Great Expectations


Introduction and Background

Charles Dickens was born Charles John Huffam Dickens on February 7, 1812. One of the Victorian era’s most well known authors, Dickens was also a popular critic. Unlike many writers, Dickens enjoyed great fame and success during his lifetime. Although today most of Dickens’ work arrives to readers through the novel format, most of his work was first serialized. Therefore, readers would receive the story in monthly or weekly installments in journals; later, the text would be put into the traditional novel format that we are familiar with today. The episodic nature of the stories allowed for Dickens to shape the novel around the reader response to the episodic story; if readers had suggestions for characters or storylines, Dickens would sometimes tweak his writing to suit the needs of his readers.

Although not published in his lifetime, there is an alternate ending to Great Expectations. It was not originally published because Dickens feared that his readers would riot if Pip and Estella did not reconcile their love for one another at the end of the novel. The unpublished ending presents a bleaker picture of Pip and Estella. Instead of believing that he will not part from her, Pip describes how Estella married a Shropshire doctor after a horse killed Drummle. As Pip walks along Piccadilly with little Pip—Joe and Biddy’s child—a lady in a carriage approaches him and asks to see the child. The lady in the carriage is, of course, Estella, but she has changed. Her beauty has diminished. She believes the child to be Pip’s, and he does nothing to dissuade her belief. Instead of feeling love for Estella, Pip feels that justice has been done. He senses that Estella finally understands what he has been through. This ending was not published until 1999. In addition to shifting the resolution in the story, the alternate ending shows that indeed, novel writing is always a process that produces many conflicting ideas. However, the job of the writer is to make choices. In this case, Dickens chose the ending that he felt would give his readers the...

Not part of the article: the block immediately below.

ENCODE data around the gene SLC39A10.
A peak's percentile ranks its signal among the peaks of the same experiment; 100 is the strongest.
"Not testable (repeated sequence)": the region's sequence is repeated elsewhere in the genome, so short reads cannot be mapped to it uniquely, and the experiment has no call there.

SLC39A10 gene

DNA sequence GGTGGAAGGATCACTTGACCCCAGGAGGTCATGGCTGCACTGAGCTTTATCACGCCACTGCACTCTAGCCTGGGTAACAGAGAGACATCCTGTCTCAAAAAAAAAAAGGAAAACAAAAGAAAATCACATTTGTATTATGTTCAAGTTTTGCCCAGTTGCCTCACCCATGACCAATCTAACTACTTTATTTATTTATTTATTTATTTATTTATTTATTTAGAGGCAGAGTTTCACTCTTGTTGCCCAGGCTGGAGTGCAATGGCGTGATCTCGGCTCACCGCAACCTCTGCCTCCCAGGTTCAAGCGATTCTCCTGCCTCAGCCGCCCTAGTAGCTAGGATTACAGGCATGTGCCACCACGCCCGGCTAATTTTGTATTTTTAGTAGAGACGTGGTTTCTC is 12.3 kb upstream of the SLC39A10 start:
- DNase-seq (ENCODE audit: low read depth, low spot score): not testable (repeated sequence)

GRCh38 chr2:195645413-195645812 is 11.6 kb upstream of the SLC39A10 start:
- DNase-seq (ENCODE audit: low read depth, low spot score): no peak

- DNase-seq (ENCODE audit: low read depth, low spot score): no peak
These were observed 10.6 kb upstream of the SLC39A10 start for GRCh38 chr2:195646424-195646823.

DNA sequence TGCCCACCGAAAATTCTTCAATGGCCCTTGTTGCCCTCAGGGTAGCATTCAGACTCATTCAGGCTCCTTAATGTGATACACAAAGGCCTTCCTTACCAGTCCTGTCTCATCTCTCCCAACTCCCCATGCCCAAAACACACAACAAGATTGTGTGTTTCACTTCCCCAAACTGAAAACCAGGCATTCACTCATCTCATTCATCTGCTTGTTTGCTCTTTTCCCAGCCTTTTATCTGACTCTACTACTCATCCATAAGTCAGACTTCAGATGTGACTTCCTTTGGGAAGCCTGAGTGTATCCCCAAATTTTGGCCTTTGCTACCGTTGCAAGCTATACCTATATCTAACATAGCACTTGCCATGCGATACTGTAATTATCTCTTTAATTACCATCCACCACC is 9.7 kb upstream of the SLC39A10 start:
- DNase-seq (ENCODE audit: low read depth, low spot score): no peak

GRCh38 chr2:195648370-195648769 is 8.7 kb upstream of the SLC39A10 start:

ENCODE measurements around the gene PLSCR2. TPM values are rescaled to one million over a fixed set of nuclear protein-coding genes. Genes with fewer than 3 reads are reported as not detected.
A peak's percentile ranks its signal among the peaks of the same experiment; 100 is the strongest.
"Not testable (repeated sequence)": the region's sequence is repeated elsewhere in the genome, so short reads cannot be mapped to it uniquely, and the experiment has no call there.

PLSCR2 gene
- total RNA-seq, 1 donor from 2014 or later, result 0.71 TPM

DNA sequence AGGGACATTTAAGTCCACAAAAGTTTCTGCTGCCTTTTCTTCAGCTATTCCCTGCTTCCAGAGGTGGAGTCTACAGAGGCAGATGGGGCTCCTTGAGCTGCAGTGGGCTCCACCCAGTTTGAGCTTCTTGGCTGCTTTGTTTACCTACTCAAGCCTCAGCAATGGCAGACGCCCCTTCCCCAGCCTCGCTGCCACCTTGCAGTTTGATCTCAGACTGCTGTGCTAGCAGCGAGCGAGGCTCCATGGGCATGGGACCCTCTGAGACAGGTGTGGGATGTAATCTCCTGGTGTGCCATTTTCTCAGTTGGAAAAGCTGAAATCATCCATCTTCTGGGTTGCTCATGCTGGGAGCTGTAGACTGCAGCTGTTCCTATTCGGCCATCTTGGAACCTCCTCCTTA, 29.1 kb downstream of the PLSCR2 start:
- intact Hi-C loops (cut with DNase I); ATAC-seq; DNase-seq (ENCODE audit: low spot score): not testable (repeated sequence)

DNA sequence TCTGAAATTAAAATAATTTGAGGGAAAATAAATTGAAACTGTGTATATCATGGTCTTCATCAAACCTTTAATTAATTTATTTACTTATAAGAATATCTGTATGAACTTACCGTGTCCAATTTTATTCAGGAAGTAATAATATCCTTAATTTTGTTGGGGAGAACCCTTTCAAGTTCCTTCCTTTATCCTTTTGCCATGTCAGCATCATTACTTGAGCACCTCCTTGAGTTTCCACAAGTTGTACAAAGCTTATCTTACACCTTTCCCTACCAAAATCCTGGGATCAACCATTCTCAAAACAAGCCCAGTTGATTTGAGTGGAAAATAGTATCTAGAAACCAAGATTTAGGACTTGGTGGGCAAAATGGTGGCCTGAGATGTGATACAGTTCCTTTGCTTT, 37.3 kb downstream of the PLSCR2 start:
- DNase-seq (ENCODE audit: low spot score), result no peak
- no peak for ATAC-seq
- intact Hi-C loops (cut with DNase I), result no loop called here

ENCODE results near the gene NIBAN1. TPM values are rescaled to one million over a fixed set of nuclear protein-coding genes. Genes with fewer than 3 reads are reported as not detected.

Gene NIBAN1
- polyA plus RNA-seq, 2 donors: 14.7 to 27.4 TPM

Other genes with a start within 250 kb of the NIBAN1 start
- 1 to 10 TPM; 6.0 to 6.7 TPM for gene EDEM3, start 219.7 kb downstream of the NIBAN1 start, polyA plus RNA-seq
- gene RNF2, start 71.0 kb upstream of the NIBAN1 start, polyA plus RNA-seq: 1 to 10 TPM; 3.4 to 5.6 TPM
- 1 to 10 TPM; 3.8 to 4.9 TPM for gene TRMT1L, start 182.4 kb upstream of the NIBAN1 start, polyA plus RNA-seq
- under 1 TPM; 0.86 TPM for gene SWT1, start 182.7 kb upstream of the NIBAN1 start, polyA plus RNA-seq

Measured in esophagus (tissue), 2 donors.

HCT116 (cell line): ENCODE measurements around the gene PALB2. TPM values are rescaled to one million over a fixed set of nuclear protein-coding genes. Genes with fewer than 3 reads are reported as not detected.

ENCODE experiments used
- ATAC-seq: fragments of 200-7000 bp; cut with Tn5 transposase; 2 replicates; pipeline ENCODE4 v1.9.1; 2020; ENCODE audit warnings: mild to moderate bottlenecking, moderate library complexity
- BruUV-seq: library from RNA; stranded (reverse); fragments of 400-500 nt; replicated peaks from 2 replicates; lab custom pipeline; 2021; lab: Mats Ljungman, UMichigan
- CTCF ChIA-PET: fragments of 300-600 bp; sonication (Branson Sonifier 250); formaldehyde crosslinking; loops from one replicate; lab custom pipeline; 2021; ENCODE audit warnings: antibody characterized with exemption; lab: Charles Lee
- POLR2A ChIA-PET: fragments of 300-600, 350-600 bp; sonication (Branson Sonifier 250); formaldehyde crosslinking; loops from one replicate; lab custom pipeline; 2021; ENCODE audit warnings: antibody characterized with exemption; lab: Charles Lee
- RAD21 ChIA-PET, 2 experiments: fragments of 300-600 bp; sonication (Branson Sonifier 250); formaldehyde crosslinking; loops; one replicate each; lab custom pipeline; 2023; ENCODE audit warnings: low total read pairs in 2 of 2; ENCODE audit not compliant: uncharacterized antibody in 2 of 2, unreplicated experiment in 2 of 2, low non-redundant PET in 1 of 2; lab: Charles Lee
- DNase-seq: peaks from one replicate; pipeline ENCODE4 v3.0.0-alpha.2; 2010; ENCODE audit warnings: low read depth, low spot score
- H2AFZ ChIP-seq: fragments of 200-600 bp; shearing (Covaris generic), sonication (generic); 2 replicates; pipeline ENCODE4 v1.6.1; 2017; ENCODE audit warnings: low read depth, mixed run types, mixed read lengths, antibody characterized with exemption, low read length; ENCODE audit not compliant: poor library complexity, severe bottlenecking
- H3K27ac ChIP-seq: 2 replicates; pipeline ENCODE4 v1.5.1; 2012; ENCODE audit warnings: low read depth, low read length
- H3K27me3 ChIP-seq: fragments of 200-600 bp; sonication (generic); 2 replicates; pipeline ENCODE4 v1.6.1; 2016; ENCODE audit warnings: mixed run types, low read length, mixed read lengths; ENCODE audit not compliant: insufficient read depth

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Essays About Great Expectations